A deposition is a pre-trial proceeding where a lawyer, usually on the opposing side, asks a witness a series of questions about facts and events relating to a lawsuit. Lawyers use the information given to assess the strengths and weaknesses of their case and bolster arguments or defend accusations at trial.
Although the depositions occur outside the courtroom (usually in a lawyer’s office), witnesses must take the proceeding very seriously. As a witness, you are under oath. A court reporter records every word said throughout the deposition, and if your story changes at trial, you could find yourself in serious legal trouble.
Depositions can feel nerve-wracking, but you should have ample time to prepare and practice with your lawyer. In the meantime, here are the five most important things to remember when in the hot seat.
- Think before you speak. Take the time to reflect on the question and the accuracy of your response before giving your answer. Although you may feel pressured to answer quickly, there’s no need. It’s better to provide a thoughtful, accurate response than give a rushed answer that you may need to qualify or retract later.
- Never volunteer information. Answer the precise question that’s asked and no more. Resist the temptation to educate the questioner about a particular issue or your opinion before anyone asks. Questions are often friendly and relaxed to encourage witnesses to open up and provide more detail than requested. Don’t fall for it. Remember: nothing is casual chit-chat in a deposition.
- Ask for clarification. If you find a question confusing or didn’t hear it properly, ask the interrogator to clarify or repeat it. Be especially wary if a question could elicit an ambiguous or inaccurate answer. For example, a questioner may ask a compound question such as, “Did you see Sarah return the document and lock the filing cabinet?” Your lawyer will likely object to such a question because it’s possible that you saw one action but not the other. However, if they don’t, you can ask the interrogator to rephrase the question or respond as if they had asked two separate questions.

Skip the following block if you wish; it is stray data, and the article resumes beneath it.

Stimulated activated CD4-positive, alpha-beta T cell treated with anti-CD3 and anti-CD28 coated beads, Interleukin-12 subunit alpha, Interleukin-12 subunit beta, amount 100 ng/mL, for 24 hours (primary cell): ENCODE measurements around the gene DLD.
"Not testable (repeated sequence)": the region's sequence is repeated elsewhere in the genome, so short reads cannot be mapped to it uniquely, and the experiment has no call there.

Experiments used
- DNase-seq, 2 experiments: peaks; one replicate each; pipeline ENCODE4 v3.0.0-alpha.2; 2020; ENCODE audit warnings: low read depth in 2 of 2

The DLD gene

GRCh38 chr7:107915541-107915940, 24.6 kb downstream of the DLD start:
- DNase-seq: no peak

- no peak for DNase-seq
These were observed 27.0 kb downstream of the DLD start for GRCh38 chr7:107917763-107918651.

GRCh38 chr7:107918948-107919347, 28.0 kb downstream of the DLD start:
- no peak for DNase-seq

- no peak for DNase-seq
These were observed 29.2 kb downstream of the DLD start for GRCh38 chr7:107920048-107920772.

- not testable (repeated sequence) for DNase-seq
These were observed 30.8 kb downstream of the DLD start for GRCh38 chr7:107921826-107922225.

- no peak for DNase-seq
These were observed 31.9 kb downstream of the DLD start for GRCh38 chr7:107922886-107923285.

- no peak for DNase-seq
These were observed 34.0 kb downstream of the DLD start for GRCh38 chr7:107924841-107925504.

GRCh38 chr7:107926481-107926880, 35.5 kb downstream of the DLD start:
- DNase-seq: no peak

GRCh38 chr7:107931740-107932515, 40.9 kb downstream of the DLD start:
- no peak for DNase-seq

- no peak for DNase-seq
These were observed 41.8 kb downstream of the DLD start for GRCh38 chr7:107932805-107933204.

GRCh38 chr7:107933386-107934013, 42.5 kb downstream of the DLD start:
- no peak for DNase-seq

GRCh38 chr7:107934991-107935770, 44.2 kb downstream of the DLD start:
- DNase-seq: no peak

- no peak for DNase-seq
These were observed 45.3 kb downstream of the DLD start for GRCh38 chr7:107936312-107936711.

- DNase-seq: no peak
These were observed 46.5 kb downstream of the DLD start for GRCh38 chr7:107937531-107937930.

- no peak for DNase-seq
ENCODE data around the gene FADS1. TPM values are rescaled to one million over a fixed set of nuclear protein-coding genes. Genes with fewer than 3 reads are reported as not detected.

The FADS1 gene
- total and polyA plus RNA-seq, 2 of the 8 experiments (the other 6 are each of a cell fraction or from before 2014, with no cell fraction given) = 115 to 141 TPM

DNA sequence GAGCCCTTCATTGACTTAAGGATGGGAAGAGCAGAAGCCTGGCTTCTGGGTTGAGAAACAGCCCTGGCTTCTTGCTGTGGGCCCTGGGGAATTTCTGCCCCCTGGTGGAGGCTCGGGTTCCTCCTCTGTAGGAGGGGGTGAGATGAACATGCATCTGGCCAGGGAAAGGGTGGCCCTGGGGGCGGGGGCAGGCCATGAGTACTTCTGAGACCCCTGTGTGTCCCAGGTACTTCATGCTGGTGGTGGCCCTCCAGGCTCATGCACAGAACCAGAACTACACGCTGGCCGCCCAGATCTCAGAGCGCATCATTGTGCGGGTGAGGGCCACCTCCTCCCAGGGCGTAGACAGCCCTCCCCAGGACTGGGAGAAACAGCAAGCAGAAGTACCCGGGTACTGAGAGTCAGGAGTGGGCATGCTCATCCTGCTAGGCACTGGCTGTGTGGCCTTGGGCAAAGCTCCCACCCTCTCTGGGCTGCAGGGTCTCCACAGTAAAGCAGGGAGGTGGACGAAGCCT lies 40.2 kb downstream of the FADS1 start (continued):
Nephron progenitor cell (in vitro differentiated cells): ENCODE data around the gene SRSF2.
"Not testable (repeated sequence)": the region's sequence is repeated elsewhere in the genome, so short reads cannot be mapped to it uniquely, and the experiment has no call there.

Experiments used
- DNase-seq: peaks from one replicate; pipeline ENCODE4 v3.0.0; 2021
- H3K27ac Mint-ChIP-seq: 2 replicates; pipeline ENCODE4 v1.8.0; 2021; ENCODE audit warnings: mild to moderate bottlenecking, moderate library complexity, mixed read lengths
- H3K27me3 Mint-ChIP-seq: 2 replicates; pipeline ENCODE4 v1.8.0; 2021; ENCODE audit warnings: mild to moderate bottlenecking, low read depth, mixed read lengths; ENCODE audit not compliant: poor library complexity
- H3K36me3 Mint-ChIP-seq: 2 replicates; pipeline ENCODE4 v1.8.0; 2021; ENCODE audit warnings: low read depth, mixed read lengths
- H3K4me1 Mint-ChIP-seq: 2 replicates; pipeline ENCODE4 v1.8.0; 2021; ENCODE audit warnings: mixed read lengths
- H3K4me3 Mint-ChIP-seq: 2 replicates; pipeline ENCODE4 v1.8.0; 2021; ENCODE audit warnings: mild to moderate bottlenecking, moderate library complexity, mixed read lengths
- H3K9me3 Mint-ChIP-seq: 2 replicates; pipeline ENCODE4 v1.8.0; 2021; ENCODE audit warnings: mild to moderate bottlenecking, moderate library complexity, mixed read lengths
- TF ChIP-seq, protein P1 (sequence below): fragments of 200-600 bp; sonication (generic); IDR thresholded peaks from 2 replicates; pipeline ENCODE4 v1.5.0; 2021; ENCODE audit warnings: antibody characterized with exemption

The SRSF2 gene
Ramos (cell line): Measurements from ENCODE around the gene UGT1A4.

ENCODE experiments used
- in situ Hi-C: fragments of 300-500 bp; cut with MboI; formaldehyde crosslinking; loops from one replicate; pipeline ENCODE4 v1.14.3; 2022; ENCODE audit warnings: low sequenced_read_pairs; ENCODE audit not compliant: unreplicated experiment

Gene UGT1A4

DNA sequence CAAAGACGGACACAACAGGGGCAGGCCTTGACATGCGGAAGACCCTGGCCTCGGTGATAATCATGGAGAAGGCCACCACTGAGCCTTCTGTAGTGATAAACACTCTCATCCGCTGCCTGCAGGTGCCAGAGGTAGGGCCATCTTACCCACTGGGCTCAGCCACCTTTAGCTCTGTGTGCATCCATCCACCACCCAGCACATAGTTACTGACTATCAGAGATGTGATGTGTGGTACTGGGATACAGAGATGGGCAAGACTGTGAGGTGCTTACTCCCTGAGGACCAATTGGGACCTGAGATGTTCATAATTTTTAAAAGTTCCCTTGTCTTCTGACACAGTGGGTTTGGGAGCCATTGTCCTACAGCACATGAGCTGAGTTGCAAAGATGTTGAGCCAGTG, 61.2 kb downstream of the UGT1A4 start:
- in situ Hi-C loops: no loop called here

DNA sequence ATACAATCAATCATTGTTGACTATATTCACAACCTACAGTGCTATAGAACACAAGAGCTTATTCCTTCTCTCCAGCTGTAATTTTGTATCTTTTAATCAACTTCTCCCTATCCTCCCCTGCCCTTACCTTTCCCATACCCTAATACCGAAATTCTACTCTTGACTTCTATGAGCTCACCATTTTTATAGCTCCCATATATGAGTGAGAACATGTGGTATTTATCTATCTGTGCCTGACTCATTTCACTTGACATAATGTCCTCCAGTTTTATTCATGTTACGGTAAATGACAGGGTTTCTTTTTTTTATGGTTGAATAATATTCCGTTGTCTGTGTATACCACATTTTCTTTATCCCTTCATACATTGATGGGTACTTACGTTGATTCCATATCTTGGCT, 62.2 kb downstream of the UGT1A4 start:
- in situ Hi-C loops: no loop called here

- Avoid sarcasm or jokes. Remember that your responses are being transcribed word-for-word. The resulting transcript will not reflect the tone used, which can cause misunderstanding later. For example, if you answer a question sarcastically, saying, “Yeah, sure,” the record will only reflect that you answered affirmatively. If these words are used against you later, it can be difficult to backtrack and claim that you were being sarcastic or “only joking.”
- Tell the truth. You take an oath to tell the truth in a deposition and can face civil or criminal charges for perjury. If you’re concerned about how a specific issue may reflect in the record or how it may implicate you, speak to your attorney about it before the deposition. However, remember that it’s better to tell the truth, even when it’s painful, rather than to be caught in a lie.
If you’re facing a legal dispute in Colorado, don’t hesitate to speak with a caring, experienced attorney as soon as possible. Call Greer Law at (303) 493-9861 or contact us online to get answers to your questions and start down the path to resolution.